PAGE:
Sometimes, our journey takes us to places we didn’t plan to go.  Sometimes we are exiled by war, miscarriage, death, sickness, job loss, depression, addiction, divorce, lawsuits, family estrangements, broken relationships, and many other things.

Daniel reminds us that during these times we need to fall back on what we have learned.  We need to summon the disciplines of our faith.   We need to rely on God to use our knowledge to help others.

We need to remember to be disciplined, even when we are in a strange land.   We need to have faith that if we honor God, God bless us.  God will not forsake us, but God will not take away all the struggle. To live is to struggle.

God wants you to have self-discipline in your mind, body, and spirit.

Justin, as you leave us to become the Youth Pastor at First Baptist Dalton, we want to thank you for entering into the struggle with us.  Thank you for being an example of a self-disciplined Christian.

You came from Mississippi where life changed when you were in middle school.  One day a gunman entered the high school where your mother taught and took the life of one student and shot several others, including your brother.  That day, your world was changed, and you realized more than ever that to live was to experience struggle.

Your journey took you to college at Southern Mississippi, I suppose because someone has to graduate from there and live a miserable life of rooting their football team.  It’s a life-long struggle brother that requires a lot of self-discipline.

But there your journey lead you to meet a beautiful woman who shares your passion for ministry and your love for people, and it’s a wonderful thing because this calling can be a very lonely road.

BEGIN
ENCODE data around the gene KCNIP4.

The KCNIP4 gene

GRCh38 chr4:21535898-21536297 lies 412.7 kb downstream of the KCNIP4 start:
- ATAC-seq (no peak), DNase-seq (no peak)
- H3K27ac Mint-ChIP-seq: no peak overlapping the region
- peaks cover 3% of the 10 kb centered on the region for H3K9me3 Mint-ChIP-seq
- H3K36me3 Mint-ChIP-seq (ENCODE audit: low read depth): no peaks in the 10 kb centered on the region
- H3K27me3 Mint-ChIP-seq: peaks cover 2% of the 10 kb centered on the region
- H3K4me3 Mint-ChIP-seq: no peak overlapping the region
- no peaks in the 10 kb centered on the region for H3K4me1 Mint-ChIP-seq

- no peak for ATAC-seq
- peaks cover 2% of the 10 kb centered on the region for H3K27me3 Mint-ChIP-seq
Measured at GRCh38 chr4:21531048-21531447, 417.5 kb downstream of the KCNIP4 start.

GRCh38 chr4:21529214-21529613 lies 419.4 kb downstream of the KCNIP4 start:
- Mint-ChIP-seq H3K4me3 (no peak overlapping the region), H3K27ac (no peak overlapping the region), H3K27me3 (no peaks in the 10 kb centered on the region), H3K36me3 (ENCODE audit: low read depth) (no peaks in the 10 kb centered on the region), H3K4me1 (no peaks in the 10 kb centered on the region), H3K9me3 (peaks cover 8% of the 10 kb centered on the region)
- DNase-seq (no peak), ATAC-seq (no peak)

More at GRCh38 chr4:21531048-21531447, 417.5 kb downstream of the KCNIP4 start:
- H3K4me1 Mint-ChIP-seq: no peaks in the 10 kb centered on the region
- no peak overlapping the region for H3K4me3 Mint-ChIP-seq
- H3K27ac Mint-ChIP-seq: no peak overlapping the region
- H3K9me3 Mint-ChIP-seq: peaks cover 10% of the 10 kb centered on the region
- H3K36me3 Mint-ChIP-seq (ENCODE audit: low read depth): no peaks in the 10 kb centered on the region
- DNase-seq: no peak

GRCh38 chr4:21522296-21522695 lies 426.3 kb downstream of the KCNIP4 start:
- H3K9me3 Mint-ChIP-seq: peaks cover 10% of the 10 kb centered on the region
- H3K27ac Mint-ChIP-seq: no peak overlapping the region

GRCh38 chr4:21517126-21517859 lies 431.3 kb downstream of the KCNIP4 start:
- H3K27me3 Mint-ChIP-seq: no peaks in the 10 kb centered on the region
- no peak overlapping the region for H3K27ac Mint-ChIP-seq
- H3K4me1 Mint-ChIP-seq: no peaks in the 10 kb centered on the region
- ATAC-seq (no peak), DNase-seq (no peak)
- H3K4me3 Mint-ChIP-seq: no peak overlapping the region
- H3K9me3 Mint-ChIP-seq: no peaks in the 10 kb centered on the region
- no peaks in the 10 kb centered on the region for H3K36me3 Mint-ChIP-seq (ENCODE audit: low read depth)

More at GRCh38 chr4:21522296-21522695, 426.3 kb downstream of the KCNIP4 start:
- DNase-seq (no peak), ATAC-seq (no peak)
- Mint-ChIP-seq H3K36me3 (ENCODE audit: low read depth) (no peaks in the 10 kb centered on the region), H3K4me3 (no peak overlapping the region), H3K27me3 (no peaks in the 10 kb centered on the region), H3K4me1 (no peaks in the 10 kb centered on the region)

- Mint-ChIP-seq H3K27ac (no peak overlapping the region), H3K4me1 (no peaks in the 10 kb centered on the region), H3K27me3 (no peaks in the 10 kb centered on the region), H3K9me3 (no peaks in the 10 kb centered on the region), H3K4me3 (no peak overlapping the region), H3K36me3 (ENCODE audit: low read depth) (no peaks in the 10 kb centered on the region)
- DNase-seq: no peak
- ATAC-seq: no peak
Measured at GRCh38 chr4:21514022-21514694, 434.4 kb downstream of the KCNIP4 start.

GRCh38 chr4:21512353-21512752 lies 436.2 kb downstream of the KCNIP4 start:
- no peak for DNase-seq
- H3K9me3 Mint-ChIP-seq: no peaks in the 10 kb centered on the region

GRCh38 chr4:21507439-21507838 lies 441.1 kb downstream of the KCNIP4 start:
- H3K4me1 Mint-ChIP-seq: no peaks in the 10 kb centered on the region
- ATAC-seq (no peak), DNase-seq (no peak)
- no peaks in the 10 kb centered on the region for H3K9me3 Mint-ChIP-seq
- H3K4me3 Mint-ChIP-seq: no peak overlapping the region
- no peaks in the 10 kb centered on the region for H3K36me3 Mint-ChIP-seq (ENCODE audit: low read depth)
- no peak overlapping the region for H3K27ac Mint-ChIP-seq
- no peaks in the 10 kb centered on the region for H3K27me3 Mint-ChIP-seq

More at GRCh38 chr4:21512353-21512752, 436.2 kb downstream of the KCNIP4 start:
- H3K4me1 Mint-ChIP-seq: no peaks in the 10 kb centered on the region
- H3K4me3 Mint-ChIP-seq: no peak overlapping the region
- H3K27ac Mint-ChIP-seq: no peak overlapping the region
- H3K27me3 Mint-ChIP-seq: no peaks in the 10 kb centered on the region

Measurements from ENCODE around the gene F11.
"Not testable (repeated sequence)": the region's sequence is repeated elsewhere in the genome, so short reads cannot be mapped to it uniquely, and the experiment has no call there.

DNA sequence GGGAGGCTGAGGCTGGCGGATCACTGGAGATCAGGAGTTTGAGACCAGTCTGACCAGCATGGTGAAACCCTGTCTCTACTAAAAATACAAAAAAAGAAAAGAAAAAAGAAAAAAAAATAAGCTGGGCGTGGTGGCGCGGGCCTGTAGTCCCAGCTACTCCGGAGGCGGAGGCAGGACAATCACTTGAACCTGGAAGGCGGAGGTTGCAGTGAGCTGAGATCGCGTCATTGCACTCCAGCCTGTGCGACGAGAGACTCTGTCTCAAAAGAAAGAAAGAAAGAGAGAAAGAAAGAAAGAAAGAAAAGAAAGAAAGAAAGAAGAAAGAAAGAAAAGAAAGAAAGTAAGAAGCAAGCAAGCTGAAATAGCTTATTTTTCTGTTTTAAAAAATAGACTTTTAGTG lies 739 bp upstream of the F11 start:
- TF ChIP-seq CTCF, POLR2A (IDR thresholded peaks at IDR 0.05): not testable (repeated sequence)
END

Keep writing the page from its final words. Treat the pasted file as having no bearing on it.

Your journey took you to a place called McAfee School of Theology where your mind grew as much as your heart, and you couldn’t wait to test your knowledge and put it into practice.

You put that knowledge into practice here in Jefferson, Georgia, where your self-discipline grew, slowly at first, but it has become noticeable to all of us.

Your journey has been blessed by two beautiful daughters, who continuously demand your discipline as a parent and that will only increase as you show them Jesus by your actions and by your words.

We all have our own special memories of you.  They will likely oscillate between the funny moments we have had with you and the times you have entered into life’s struggles with us.

Now your journey leads to Dalton, Ga., where the roads are paved with carpet, but the people are no different from us.

They are people who need to be self-disciplined in their walk with God in mind, body, and spirit and they need a Daniel to show them what that looks like.

We do expect that once you get there that you will exhibit the same self-discipline that has been evident here.

To the Safely family, we pledge that we will not forget you. We love you and thank you for eight and a half years of ministry you have given to us.

We have a few gifts for you this morning which we will now share with you.

To our church family and especially our teenagers, while today is a day of sad goodbyes, please
remember these words from Psalm 1:5

Weeping may tarry for the night,
  but joy comes with the morning.

To our teenagers, I encourage you to not abandon this church for another during the time we look for a replacement for Justin.   God has someone in mind for you.

Now is the time for you to be like Daniel – to be faithful to God through the struggle and continue to grow in mind, body, and spirit.

Photo Credit: everything-voluntary.com